Upcoming Live Interview -Luck and skill on the professional backgammon tour: an interview with Robert Wachtel, author of The Backgammon Chronicles.

Robert Wachtel

Currently ranked world #11 on the peer-rated survey “The Giants of Backgammon” and Grandmaster 2nd class by the Backgammon Masters Awarding Body (BMAB), Robert Wachtel has been one of the game’s elite players for the last 40 years. A chess master, Doctor of Philosophy and an options trader, he is the author of two prior backgammon books, In the Game until the End (1993) and In the Game until the End Vol. II (2014), and more than 40 journal articles. Robert was the editor of the US Backgammon Federation’s flagship magazine, PrimeTime Backgammon, from 2011 to 2019. He is the author of The Language of Backgammon: A Player’s Dictionary, a companion volume to The Backgammon Chronicles.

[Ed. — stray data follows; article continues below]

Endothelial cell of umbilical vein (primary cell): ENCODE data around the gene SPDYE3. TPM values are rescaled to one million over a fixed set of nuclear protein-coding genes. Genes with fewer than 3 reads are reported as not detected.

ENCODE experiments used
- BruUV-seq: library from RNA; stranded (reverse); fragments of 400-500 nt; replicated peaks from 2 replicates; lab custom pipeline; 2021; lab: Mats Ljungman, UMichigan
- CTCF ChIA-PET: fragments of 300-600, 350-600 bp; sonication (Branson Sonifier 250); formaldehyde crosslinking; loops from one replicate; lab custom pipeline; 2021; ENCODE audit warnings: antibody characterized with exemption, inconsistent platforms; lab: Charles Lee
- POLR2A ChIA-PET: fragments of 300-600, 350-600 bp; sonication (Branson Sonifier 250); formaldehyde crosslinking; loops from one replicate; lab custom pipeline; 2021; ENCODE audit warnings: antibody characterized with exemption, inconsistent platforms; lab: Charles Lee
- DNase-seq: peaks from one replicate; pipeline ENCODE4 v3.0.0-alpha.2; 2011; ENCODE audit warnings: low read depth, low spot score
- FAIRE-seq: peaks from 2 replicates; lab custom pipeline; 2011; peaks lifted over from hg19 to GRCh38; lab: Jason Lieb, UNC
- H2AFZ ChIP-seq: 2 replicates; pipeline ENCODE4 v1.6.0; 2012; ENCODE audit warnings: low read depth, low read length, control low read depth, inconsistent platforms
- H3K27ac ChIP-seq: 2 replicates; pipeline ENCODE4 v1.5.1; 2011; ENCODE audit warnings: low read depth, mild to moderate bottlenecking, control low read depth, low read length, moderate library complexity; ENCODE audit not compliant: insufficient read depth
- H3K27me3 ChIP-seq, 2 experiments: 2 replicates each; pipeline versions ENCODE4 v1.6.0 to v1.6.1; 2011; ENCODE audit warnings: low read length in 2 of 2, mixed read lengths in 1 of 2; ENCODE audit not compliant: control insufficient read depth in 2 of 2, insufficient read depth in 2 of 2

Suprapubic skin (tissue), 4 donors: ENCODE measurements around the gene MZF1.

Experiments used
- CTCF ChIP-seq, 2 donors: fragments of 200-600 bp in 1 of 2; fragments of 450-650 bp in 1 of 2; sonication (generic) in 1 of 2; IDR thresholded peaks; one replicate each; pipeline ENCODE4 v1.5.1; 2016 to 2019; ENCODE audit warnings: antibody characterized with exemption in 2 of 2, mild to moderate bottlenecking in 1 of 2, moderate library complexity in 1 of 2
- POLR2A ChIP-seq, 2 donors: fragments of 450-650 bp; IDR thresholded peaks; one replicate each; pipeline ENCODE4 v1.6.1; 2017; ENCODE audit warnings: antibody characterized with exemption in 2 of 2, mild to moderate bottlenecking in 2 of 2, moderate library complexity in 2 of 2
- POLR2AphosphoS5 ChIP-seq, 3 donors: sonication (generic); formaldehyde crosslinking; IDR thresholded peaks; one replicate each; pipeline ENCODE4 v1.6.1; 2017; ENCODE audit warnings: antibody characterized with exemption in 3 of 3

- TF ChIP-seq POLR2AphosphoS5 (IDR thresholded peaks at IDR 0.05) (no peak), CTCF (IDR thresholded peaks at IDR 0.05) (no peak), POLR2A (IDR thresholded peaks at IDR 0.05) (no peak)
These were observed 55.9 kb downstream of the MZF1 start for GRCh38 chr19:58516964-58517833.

Join us in the live interview with Robert on 15th December, Sunday 8 PM CST on Facebook https://www.facebook.com/InternationalBookPromotion/videos/578910579347355/

Your book is called The Backgammon Chronicles, and it is the story of your adventures on the pro tour. Can you give us some background about backgammon itself and explain how you became a player?

Backgammon is a very ancient game––some forms of it have been found at archaeological digs of the civilizations of Egypt and Sumer––and perhaps the most popular board game in the world to this day. In the Middle East everyone––young, old, male, female, rich, poor––plays.

Backgammon was also well-established for centuries in Europe and America (checkerboards customarily had a backgammon board on their flip side, and feisty backgammon games in inns and taverns were always a favorite theme for European artists) but in the 1920s the Western game was revolutionized with the invention of the “doubling cube”: a feature that, as in poker, allows players to raise the stakes in a game in progress. “The cube,” as it is called, makes this already-excellent game even faster and more skillful. The only problem is that it has proved difficult for it to gain acceptance among the real backgammon masses: the traditional players of the Middle East.